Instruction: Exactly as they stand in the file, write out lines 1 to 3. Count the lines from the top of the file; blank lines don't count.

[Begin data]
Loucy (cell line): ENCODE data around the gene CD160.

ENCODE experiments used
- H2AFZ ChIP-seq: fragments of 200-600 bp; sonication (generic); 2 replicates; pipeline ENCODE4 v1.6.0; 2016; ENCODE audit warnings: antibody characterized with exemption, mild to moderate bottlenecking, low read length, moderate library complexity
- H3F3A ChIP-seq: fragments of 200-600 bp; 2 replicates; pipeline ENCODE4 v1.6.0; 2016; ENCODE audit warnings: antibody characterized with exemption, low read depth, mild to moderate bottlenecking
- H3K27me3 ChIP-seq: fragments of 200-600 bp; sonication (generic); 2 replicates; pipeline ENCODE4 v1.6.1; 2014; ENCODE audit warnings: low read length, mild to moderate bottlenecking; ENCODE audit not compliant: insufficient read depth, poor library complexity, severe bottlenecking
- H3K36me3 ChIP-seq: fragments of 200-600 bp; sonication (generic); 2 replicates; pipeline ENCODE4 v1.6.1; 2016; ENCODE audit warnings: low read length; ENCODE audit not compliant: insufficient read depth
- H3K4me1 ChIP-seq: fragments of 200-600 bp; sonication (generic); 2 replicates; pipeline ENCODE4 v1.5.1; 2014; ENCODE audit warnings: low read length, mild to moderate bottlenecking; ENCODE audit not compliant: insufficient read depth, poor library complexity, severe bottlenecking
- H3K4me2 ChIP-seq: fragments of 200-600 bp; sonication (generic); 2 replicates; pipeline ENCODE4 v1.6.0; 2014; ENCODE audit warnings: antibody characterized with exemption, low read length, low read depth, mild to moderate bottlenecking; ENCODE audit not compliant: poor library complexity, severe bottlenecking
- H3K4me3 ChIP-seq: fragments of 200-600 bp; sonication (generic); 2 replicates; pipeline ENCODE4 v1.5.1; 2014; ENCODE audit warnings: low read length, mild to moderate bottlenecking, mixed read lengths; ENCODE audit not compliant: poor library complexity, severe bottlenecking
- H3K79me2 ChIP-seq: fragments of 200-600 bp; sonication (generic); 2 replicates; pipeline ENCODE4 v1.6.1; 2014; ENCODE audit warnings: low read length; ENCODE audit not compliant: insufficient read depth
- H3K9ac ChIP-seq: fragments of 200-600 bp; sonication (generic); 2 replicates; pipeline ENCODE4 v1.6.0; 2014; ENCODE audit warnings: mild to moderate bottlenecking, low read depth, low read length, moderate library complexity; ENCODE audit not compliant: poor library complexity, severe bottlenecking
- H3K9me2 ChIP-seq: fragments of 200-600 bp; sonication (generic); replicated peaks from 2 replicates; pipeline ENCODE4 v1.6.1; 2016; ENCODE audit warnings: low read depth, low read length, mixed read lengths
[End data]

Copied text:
Loucy (cell line): ENCODE data around the gene CD160.

ENCODE experiments used
- H2AFZ ChIP-seq: fragments of 200-600 bp; sonication (generic); 2 replicates; pipeline ENCODE4 v1.6.0; 2016; ENCODE audit warnings: antibody characterized with exemption, mild to moderate bottlenecking, low read length, moderate library complexity